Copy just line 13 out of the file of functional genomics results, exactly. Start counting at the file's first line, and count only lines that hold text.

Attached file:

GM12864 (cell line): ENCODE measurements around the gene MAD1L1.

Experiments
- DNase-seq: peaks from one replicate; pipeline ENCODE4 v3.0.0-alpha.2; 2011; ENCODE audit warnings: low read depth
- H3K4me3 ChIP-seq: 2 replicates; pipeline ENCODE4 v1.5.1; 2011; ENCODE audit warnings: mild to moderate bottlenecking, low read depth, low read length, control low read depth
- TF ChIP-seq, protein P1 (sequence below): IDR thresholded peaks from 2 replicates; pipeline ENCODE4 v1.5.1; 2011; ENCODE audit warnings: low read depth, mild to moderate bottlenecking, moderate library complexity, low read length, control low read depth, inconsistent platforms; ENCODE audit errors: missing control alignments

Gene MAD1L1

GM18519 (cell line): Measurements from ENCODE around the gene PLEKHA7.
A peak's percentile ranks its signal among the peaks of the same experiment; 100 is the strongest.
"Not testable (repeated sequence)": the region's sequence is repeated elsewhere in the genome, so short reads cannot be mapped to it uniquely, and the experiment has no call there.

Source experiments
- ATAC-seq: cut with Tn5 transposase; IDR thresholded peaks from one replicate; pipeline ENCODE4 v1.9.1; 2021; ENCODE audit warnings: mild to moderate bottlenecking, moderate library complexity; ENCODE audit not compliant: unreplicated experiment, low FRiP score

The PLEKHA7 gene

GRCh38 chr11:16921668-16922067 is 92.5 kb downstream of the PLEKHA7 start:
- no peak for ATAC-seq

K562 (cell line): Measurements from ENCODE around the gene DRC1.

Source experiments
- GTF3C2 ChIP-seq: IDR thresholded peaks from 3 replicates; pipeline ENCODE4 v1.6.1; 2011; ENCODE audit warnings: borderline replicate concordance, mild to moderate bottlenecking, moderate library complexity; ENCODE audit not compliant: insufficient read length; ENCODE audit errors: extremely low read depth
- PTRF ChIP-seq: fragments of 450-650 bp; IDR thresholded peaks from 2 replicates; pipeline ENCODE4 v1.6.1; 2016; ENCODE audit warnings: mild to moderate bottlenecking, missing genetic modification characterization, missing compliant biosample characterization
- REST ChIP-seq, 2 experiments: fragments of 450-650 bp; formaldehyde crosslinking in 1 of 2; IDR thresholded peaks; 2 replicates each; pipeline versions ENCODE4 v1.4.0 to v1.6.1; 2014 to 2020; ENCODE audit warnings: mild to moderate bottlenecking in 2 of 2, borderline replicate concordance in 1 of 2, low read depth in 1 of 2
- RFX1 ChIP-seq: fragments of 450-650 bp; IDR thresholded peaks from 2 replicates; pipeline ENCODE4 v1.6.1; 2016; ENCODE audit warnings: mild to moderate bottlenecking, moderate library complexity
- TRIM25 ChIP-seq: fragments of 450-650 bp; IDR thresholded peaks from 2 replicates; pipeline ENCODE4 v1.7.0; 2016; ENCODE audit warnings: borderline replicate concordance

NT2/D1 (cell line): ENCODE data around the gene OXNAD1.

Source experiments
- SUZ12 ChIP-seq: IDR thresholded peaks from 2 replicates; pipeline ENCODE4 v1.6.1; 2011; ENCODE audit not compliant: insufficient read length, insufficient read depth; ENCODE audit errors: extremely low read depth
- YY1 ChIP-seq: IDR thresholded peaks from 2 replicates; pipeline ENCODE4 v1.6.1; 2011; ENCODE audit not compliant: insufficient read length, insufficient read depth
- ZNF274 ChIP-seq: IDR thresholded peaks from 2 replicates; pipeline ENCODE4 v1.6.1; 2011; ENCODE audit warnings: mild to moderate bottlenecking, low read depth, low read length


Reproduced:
GRCh38 chr11:16921668-16922067 is 92.5 kb downstream of the PLEKHA7 start: